2017 Golden Globe Nominations Announced!

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Welcome back, my award season enthusiasts!  The 2017 Award Season officially commenced this morning at 8:15 am with the announcement of the Golden Globe Award Nominations.  While these awards are decided by the Hollywood Foreign Press, whose members do not overlap with any Oscar voting body, they are always a good indication of what movies we need to see in order to make an informed statement at our local bar on Oscar night.

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Ryan Gosling and Emma Stone in La La Land

Damien Chazelle’s modern-day musical La La Land was the most nominated film this year with a total of seven nominations, including Best Motion Picture, Musical or Comedy, Best Actress, Musical or Comedy (Emma Stone), Best Actor, Musical or Comedy (Ryan Gosling), and Best Director (Chazelle).  This was a big weekend for Land, as last night it won Best Picture at the Critics’ Choice Awards.  Keep your eye on this one, kids.  Something tells me this is going to be the one to beat this year.  (I may or may not be listening to the soundtrack as I write this article.)

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Mahershala Ali and Alex R. Hibbert in Moonlight

The indie film Moonlight made an impressive showing by picking up six nominations.  The coming of age story of a young man trying to find his place in the world while navigating the rough streets of Miami garnered nominations for Best Motion Picture, Drama, Best Supporting Actor in a Motion Picture (Mahershala Ali), and Best Director (Barry Jenkins).

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Denzel Washington and Viola Davis in Fences

Several other films we were all expecting to hear announced, and did not disappoint, were Manchester by the Sea, Lion, and FencesManchester was nominated for five Globes including, Best Motion Picture, Drama, Best Actor, Drama (Casey Affleck), Best Supporting Actress in a Motion Picture (Michelle Williams), and Best Director (Kenneth Lonergan).  Dev Patel’s performance in Lion has long been touted as one of the best of the year.  The hype seems to be accurate, considering Patel was nominated for Best Supporting Actor in a Motion Picture.  The film itself was also nominated for Best Picture, Drama, and Nicole Kidman picked up her 11th Globe nomination in the supporting actress category.  Denzel Washington’s adaptation of August Wilson’s Fences gave him a nomination for Best Actor, Drama, and Viola Davis a nomination for Best Supporting Actress in a Motion Picture.  These same actors won Tony’s for playing the same roles on Broadway in 2010.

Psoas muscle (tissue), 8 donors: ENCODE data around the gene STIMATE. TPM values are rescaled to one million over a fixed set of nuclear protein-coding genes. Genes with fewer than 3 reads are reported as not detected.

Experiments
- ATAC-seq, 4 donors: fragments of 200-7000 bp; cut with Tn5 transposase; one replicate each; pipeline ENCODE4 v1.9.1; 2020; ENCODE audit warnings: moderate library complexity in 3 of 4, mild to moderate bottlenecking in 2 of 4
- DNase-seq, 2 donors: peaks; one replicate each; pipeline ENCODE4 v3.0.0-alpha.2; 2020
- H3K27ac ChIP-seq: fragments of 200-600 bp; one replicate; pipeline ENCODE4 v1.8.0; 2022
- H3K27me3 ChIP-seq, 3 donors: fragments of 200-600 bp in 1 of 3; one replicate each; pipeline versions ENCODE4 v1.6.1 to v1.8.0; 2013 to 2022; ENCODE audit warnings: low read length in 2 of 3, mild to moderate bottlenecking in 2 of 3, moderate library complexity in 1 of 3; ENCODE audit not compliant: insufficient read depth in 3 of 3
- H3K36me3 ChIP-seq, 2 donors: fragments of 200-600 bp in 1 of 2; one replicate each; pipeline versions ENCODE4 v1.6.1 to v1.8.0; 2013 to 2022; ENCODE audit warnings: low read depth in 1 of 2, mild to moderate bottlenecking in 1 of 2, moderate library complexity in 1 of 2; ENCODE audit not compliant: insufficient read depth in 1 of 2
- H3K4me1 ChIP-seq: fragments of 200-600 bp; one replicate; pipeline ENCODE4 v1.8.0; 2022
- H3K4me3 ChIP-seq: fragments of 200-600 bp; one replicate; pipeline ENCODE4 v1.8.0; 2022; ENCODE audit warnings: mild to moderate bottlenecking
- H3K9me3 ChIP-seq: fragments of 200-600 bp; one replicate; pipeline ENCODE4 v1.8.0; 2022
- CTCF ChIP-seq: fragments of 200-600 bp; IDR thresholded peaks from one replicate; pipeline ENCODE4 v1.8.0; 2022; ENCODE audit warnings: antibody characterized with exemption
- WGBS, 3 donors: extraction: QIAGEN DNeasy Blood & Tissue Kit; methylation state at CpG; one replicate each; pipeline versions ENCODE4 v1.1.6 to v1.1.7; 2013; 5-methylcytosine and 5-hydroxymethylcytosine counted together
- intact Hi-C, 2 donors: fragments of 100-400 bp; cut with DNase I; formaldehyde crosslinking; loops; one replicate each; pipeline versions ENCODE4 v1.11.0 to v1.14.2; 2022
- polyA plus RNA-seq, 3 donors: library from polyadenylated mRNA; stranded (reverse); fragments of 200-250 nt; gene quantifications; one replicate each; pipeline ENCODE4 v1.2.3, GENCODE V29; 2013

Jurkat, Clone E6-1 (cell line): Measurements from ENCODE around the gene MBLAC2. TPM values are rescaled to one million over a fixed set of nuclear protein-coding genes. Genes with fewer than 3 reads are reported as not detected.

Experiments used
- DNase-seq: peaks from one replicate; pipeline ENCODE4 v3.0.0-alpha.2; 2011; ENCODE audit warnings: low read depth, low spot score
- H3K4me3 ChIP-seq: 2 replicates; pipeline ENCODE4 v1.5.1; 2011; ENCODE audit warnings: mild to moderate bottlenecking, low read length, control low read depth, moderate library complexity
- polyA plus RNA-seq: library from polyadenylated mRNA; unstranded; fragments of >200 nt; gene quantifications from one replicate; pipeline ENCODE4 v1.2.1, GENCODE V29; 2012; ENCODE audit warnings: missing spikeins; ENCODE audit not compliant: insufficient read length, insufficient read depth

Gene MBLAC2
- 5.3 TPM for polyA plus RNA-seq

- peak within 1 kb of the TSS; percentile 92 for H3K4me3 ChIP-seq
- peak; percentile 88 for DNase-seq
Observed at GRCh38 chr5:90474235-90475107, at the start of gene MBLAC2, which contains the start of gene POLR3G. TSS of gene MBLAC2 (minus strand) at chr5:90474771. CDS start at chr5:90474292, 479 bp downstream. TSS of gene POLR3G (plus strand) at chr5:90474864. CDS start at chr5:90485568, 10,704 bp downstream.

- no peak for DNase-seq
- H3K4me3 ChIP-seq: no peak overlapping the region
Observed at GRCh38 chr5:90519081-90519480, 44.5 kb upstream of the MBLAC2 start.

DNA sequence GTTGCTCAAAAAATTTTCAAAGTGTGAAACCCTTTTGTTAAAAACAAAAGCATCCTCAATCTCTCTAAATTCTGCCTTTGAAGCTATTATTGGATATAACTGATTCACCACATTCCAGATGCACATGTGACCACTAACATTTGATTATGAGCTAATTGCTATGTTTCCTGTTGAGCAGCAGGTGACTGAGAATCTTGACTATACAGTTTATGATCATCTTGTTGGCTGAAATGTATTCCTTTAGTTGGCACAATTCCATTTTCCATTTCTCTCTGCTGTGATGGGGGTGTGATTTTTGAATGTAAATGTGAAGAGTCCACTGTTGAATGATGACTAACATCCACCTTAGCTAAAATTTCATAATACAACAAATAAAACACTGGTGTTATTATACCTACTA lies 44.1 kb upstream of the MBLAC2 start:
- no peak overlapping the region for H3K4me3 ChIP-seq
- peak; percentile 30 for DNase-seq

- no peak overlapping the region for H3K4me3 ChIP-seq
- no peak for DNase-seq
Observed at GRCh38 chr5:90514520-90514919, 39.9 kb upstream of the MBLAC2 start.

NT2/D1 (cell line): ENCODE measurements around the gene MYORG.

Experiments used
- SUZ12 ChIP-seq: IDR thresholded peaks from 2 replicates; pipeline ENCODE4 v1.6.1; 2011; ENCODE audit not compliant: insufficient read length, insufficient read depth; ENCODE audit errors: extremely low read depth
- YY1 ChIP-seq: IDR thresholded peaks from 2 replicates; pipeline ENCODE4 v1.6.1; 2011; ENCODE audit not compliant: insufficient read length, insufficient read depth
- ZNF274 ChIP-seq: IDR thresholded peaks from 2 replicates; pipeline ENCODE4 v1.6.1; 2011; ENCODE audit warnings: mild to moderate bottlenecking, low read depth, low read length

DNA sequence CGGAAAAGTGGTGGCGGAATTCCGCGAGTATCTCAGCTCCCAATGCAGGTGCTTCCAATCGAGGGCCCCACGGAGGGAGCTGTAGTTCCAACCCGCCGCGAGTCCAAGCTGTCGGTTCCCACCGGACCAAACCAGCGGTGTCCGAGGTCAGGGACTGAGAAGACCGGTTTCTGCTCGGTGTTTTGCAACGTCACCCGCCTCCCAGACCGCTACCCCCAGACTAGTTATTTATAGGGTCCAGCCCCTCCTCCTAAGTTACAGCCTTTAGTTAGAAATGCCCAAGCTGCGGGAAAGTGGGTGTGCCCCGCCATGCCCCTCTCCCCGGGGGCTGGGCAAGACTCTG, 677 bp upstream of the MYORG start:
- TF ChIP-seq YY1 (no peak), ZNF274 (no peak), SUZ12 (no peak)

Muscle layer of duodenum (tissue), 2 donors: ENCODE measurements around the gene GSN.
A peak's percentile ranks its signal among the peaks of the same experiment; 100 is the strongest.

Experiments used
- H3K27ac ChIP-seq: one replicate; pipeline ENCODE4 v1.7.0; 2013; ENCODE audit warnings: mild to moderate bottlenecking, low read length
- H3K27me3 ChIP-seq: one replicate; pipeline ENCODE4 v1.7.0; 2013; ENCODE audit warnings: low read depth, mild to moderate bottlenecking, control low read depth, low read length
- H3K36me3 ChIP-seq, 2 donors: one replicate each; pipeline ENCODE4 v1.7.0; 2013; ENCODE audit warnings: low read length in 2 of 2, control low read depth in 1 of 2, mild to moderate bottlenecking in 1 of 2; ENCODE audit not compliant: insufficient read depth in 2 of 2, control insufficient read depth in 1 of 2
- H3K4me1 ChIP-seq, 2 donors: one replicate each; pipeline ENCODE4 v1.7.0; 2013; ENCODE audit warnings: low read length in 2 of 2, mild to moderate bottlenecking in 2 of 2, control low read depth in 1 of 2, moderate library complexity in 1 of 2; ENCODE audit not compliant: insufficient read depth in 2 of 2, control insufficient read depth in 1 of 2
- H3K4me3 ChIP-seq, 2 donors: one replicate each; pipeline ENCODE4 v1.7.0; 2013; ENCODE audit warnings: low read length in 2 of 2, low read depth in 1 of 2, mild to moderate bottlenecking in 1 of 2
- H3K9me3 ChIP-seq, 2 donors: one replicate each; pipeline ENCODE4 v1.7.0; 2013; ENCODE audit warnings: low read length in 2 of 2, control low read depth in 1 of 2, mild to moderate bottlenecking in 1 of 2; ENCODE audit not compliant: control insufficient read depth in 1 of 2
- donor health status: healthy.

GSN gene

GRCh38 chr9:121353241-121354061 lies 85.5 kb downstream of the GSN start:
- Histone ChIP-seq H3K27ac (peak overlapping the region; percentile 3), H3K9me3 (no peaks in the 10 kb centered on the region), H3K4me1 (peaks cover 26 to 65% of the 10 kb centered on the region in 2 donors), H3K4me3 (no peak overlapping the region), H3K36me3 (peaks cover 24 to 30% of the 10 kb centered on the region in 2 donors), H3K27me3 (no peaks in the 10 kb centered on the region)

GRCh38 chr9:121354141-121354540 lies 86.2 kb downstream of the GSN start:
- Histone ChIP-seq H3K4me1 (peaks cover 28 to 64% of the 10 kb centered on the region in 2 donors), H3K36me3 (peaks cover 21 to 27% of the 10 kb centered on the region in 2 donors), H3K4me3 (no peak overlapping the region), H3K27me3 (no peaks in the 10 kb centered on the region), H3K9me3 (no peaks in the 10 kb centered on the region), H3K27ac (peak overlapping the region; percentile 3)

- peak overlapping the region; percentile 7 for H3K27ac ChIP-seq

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This is Us

On the Television side of things, new shows Westworld and This is Us both were nominated for three awards each.  The shows were both nominated as well as actresses Evan Rachel Wood and Thandie Newton for Westworld, and Mandy Moore and Chrissy Metz for This is Us. 

A few tried and true shows were also nominated, including Game of Thrones, Veep, Transparent, and BlackishThrones, Veep, and Transparent all received two nominations, while Blackish picked up three nominations.

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Sarah Paulsen and Sterling K. Hayden in The People vs. OJ Simpson: American Crime Story

However, the most interesting categories on the television side of the awards are for made-for-TV movies or mini-series ones.  The very compelling and brilliantly acted The People vs. OJ Simpson: American Crime Story received five nominations, making it the most nominated program in the television categories.  Simpson was nominated for Best Television Limited Series or Motion Picture Made for Television, Best Actor (Courtney B. Vance), Best Actress (Sarah Paulson), and Best Supporting Actor (Sterling K. Brown and John Travolta).

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John Turturro and Riz Ahmed in The Night Of

I personally feel the need to mention the nominations that were received for the criminally underrated The Night Of.  The mini-series picked up nominations for Best Television Limited Series or Motion Picture Made for Television, and two nominations in the Best Actor category: one for Riz Ahmed’s performance as a wrongfully-accused (or was he?) murderer, and one for John Turturro as Ahmed’s psoriasis affected, sleazy attorney.

The Golden Globes, hosted by Jimmy Fallon, will be announced on January 8, 2017 on NBC.

-Ariadne Ansbro

Full list of nominees below:

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Hacksaw Ridge

Best Motion Picture, Drama
Hacksaw Ridge
Hell or High Water
Lion
Manchester by the Sea
Moonlight

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Casey Affleck in Manchester by the Sea